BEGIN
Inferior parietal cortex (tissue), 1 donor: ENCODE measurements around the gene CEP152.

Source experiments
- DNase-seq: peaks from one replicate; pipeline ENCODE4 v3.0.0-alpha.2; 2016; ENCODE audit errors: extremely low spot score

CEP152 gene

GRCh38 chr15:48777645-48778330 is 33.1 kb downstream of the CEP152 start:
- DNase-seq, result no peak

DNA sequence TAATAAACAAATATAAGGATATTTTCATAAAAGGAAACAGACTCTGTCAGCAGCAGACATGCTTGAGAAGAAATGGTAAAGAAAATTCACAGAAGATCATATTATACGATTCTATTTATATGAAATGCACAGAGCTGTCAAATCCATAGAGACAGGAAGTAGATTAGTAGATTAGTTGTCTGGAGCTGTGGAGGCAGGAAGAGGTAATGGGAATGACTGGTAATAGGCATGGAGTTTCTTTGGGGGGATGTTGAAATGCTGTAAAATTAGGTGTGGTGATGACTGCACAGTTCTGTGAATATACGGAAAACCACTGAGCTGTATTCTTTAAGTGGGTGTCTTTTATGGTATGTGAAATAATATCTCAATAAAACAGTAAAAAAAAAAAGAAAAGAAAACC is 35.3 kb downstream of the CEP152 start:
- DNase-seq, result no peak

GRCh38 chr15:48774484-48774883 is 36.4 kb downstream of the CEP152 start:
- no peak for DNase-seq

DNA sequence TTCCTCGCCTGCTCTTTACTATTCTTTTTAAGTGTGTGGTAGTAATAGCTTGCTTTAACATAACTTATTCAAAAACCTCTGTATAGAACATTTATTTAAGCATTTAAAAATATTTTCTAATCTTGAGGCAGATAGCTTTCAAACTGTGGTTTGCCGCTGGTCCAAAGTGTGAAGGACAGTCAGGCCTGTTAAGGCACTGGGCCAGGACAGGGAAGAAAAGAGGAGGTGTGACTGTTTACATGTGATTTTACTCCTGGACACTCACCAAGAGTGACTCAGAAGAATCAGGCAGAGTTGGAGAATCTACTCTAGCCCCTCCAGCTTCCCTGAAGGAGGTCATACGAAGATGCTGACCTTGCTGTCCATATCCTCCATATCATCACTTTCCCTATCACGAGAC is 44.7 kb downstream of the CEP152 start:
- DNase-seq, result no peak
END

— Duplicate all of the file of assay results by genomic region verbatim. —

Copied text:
Inferior parietal cortex (tissue), 1 donor: ENCODE measurements around the gene CEP152.

Source experiments
- DNase-seq: peaks from one replicate; pipeline ENCODE4 v3.0.0-alpha.2; 2016; ENCODE audit errors: extremely low spot score

CEP152 gene

GRCh38 chr15:48777645-48778330 is 33.1 kb downstream of the CEP152 start:
- DNase-seq, result no peak

DNA sequence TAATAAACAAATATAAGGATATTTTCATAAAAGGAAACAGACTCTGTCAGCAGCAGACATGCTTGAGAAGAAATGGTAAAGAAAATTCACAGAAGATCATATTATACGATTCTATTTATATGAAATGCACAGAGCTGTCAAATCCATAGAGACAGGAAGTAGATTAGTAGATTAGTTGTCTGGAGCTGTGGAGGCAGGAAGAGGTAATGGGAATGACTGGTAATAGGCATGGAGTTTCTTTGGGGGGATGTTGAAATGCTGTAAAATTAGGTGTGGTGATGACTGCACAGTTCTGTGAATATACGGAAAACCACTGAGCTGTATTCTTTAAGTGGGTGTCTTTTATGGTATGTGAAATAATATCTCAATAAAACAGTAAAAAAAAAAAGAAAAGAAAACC is 35.3 kb downstream of the CEP152 start:
- DNase-seq, result no peak

GRCh38 chr15:48774484-48774883 is 36.4 kb downstream of the CEP152 start:
- no peak for DNase-seq

DNA sequence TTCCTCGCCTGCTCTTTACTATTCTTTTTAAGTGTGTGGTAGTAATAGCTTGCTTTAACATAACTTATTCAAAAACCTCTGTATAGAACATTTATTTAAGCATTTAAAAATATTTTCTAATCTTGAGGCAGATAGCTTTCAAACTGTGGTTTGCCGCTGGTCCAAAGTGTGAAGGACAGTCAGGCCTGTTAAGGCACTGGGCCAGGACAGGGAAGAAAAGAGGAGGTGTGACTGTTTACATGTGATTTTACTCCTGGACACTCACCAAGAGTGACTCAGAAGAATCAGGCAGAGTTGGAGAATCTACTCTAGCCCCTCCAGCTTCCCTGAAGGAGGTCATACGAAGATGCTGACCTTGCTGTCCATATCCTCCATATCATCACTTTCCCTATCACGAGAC is 44.7 kb downstream of the CEP152 start:
- DNase-seq, result no peak